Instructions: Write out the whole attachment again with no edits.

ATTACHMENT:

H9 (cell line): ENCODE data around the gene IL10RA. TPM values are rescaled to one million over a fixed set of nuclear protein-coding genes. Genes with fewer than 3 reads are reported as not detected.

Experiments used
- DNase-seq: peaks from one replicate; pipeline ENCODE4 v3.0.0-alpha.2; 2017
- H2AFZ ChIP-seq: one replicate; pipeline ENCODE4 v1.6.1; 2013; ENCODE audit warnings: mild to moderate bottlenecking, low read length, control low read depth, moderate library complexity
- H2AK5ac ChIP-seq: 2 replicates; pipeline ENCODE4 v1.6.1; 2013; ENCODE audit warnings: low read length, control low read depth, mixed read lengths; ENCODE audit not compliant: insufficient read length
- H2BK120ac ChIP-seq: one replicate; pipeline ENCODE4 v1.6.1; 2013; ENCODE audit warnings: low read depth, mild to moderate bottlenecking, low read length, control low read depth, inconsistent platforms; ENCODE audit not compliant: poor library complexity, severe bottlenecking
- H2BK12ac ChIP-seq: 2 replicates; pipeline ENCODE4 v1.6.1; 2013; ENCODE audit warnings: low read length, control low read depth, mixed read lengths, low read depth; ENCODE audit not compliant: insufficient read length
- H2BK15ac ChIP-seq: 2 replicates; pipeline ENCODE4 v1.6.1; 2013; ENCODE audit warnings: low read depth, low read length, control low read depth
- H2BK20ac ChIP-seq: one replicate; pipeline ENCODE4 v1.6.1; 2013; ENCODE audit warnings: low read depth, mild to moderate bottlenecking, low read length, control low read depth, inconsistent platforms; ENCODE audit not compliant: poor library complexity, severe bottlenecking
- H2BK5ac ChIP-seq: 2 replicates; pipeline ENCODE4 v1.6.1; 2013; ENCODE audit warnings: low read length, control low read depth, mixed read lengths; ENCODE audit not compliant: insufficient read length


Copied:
H9 (cell line): ENCODE data around the gene IL10RA. TPM values are rescaled to one million over a fixed set of nuclear protein-coding genes. Genes with fewer than 3 reads are reported as not detected.

Experiments used
- DNase-seq: peaks from one replicate; pipeline ENCODE4 v3.0.0-alpha.2; 2017
- H2AFZ ChIP-seq: one replicate; pipeline ENCODE4 v1.6.1; 2013; ENCODE audit warnings: mild to moderate bottlenecking, low read length, control low read depth, moderate library complexity
- H2AK5ac ChIP-seq: 2 replicates; pipeline ENCODE4 v1.6.1; 2013; ENCODE audit warnings: low read length, control low read depth, mixed read lengths; ENCODE audit not compliant: insufficient read length
- H2BK120ac ChIP-seq: one replicate; pipeline ENCODE4 v1.6.1; 2013; ENCODE audit warnings: low read depth, mild to moderate bottlenecking, low read length, control low read depth, inconsistent platforms; ENCODE audit not compliant: poor library complexity, severe bottlenecking
- H2BK12ac ChIP-seq: 2 replicates; pipeline ENCODE4 v1.6.1; 2013; ENCODE audit warnings: low read length, control low read depth, mixed read lengths, low read depth; ENCODE audit not compliant: insufficient read length
- H2BK15ac ChIP-seq: 2 replicates; pipeline ENCODE4 v1.6.1; 2013; ENCODE audit warnings: low read depth, low read length, control low read depth
- H2BK20ac ChIP-seq: one replicate; pipeline ENCODE4 v1.6.1; 2013; ENCODE audit warnings: low read depth, mild to moderate bottlenecking, low read length, control low read depth, inconsistent platforms; ENCODE audit not compliant: poor library complexity, severe bottlenecking
- H2BK5ac ChIP-seq: 2 replicates; pipeline ENCODE4 v1.6.1; 2013; ENCODE audit warnings: low read length, control low read depth, mixed read lengths; ENCODE audit not compliant: insufficient read length